5 post-Brexit steps for IT directors

As the dust settles on the Brexit vote, and politicians and party members decide who should be in charge of triggering Article 50, business leaders are left thinking ‘what happens now?’

Many organisations have already been affected by the EU referendum, both in the run up as uncertainty forced decisions and programmes to be put on hold to after the result, and now as we face an uncertain future.

What we do know is that currently we are still in the EU and will remain so for at least the next two years. This means that we can continue to trade in the single market, recruit EU workers and EU legislation still affects us. However, any forward-looking company knows that it’s not a simple as that. Although it should be business as usual, the dip in confidence means that programmes and decision may still be on hold, and business leaders need to prepare for a post-Brexit landscape.

IT teams: What to do after Brexit

So what about IT? What should IT directors be doing to navigate the post-Brexit storm and prepare their organisations for a future out of the EU? Here’s what I recommend:

#1: Review and align

First steps should be to review your department and organisations’ exposure to Brexit. How is it impacting / will it impact on what you do and how you do it? Does it mean changing the business’ strategy and if so how can IT help deliver new business objectives or support change and transformation within the organisation? IT directors will then need to align their team with new strategies and new business objectives.

#2: IT skills

If your IT department is reliant on EU migrants there are likely to be significant changes ahead. While we don’t know what the status will be for EU workers currently in the UK, we know that this uncertainty is likely to result in some employees looking for alternative employment and will make recruiting from the EU more difficult in the interim. Therefore, it is vital that IT directors look at ways to retain their top talent, and develop talent pipelines for the future.

This may involve apprenticeships, training and promoting from within, exploring other regions for recruiting IT professionals, and outsourcing to IT providers – and letting them worry about staffing and recruitment.

#3: Legislation and regulations

Leaving the EU will not necessarily mean companies will no longer need to comply with EU legislation. In the case of GDPR any company who holds data on individual’s resident in the EU will have to comply; and as this legislation takes effect in May 2018 - when we (the UK) will still be in the EU.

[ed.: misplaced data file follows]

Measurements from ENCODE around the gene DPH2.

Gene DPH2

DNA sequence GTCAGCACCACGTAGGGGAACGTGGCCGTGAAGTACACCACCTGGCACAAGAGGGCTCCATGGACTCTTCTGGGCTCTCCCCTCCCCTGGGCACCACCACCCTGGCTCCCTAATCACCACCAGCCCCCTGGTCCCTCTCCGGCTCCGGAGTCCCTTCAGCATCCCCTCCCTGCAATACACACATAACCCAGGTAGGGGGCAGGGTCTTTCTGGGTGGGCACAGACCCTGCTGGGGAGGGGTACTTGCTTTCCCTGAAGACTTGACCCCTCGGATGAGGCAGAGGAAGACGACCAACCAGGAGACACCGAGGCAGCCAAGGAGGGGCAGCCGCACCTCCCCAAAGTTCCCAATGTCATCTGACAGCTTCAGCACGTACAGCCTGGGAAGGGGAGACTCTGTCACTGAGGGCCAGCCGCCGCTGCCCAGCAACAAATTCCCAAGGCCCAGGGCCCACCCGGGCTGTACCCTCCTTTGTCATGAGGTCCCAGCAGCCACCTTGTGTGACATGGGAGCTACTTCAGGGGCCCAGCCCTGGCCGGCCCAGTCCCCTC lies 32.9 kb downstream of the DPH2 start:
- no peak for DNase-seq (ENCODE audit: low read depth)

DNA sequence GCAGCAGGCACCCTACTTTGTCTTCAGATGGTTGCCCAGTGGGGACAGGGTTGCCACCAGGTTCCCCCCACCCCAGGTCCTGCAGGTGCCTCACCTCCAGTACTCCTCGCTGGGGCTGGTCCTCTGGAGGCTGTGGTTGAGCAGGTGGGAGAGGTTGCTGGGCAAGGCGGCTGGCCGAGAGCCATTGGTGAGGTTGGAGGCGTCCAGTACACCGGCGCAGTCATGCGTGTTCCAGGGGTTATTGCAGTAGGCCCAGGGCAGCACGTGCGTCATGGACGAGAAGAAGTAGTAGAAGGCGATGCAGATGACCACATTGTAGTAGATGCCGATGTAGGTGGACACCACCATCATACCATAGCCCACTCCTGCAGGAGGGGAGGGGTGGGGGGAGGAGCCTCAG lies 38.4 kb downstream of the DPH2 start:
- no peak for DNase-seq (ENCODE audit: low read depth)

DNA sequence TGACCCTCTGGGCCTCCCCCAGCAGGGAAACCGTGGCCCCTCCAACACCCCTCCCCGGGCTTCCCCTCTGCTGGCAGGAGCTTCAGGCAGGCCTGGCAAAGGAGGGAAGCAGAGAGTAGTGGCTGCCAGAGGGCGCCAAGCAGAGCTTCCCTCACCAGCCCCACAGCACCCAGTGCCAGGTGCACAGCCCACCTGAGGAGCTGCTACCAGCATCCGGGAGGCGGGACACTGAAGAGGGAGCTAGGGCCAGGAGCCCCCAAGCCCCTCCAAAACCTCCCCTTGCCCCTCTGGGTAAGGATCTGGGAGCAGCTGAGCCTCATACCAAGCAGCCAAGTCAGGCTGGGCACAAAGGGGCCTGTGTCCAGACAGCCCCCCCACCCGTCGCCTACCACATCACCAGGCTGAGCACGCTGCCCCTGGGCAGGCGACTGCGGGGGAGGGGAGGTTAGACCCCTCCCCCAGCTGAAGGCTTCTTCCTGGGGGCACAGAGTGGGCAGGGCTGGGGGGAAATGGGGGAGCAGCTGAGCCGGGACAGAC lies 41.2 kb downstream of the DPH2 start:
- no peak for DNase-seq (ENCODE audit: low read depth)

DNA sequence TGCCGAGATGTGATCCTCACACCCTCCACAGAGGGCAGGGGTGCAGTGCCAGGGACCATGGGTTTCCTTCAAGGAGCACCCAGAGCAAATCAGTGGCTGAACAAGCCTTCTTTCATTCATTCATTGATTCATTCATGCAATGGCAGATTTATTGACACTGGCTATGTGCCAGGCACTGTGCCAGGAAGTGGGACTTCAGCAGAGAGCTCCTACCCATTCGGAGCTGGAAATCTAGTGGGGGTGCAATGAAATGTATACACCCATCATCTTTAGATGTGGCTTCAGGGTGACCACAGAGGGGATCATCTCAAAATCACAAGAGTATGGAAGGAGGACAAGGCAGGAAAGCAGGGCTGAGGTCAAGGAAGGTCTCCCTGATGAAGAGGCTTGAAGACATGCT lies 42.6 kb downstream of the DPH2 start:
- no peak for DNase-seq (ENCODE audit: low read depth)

Depending on the data held and the nature of the company’s business, IT directors will need to assess the impact of Brexit on all areas of data protection and cyber security to ensure that they comply with UK and global regulations.

#4: Ensure IT Is agile

Many organisations were forced to adopt more agile business models as a result of the global recession. Agile businesses are able to respond quickly to changes in the market, and counter external and internal changes immediately. Brexit is certainly an external change that needs a rapid response to enable businesses to remain competitive.

IT is a function that is ideally suited to an agile model – allowing businesses to scale up or down their IT requirement as a response to market changes or changes in the direction of the organisation. Now is a good time to look at legacy systems and infrastructure to see whether these are costing the business more than they should, and find cost savings by using agile tools such as outsourcing.

Virtualisation or cloud services may also offer cost savings, as large hardware purchases are often baseline priced in USD.

# 5: Innovation

While UK companies have an interesting few years ahead, our competitors in other parts of the world will not be as severely impacted by Brexit – if at all. Therefore, it is essential that we continue to innovate and look for opportunities as well as threats. This may require a more creative use of IT budgets to drive new programmes through by finding cost savings in other areas, such as help desk. Again the agile outsourcing model is one way you can free up your internal IT team to focus on proactive activities for the business, rather than using their valuable time for reactive tasks like incident management.

While many business leaders are currently focused on the threats posed by Brexit, there are opportunities too. Your IT team is an integral part of whether your organisation can seize those opportunities and respond positively to changes forced on it by the Brexit result.

Bruce Penson, managing director, Pro Drive IT